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Controlling conductivity of asphalt concrete with graphite.
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  • Abstract:
    Electrically conductive asphalt concrete has a huge potential for various multifunctional applications such as

    self-healing, self-sensing, and deicing. In order to utilize the full spectrum of applications of electrically conductive

    asphalt composites, precise control of the asphalt mixture resistivity is needed. Most of the previous research using

    conductive fibers as the primary conductive additives observed a sudden transition from the insulated to conductive

    phase, commonly known as the percolation threshold, which obstructs more precise conductivity control. Aiming to

    control the electrical conductivity of asphalt concrete with a smooth transition from the insulated to conductive

    phase, the researchers have selected graphite powders as an alternative conductive additive in this study. Nine types

    of graphite having different particle shape, size, and origin were mixed with asphalt binders, and their effects on

    imparting conductivity were investigated. Based on the results, the research team selected two types of graphite and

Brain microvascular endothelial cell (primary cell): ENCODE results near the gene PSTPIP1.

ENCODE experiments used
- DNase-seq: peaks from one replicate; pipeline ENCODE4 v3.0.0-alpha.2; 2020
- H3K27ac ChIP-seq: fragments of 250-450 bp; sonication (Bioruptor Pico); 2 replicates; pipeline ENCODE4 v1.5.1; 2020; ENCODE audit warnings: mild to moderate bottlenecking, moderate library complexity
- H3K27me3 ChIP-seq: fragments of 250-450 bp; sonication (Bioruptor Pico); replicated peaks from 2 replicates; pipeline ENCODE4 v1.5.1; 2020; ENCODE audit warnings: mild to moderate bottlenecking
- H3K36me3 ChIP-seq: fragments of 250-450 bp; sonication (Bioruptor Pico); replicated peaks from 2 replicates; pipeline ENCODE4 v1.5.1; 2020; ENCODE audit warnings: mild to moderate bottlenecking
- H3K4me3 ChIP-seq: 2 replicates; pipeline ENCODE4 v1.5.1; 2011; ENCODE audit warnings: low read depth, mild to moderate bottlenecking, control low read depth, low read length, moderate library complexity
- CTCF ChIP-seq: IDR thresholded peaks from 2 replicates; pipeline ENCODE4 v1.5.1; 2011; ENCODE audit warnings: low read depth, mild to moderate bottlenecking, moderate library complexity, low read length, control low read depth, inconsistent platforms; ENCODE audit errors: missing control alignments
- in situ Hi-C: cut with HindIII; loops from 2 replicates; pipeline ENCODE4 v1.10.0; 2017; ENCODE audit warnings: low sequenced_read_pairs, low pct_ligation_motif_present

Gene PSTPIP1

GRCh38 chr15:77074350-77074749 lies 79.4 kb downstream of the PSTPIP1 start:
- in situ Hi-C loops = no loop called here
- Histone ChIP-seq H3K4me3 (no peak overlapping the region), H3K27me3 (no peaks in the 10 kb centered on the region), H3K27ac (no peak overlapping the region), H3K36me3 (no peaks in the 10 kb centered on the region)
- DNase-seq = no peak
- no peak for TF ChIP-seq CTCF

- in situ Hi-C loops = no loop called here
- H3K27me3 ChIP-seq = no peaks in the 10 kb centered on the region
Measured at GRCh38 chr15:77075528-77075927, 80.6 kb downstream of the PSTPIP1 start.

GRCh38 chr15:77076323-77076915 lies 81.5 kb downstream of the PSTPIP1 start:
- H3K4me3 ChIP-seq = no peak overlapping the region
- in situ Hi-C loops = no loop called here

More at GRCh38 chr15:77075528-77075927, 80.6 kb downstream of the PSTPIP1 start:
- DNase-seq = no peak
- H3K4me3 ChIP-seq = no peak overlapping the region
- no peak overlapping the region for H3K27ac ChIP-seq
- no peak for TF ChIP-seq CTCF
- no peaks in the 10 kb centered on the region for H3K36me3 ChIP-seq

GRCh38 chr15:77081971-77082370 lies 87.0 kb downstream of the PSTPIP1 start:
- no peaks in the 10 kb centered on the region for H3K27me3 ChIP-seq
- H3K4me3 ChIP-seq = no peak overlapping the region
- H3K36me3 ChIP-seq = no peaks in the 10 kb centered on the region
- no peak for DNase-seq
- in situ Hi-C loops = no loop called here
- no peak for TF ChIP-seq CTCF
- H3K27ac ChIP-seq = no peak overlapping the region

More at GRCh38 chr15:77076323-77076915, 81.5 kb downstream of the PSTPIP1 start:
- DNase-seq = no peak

evaluated the effects on the electrical conductivity of asphalt concrete. The team also examined the effects of

    aggregate gradation, binder content, and binder type.

    The results showed that the electrical conductivity of asphalt mastic is sensitive to the graphite type. The

    natural flake graphite is effective to mitigate the percolation threshold, and a sufficiently high conductivity can be

    achieved by replacing a part of the fillers with graphite (the conductivity ranged from 10−6

    to 10−2

    /Ω•cm). The results

    also showed that the binder type does not make a significant change in the mixture conductivity, but the aggregate

    gradation brings approximately two order differences in the volume resistivity. Mechanical performance of the

    conductive asphalt is also an important factor for practical field applications. The indirect tension test results showed

    that the addition of graphite improves the indirect tensile strength up to 41 percent. The electrical and mechanical

    data obtained from this study provide essential information on the selection of graphite type and asphalt mixture

    design to achieve the proper electrical conductivity required for the probable multifunctional applications of asphalt

    concrete, which will lead to technical innovations for sustainable pavements.

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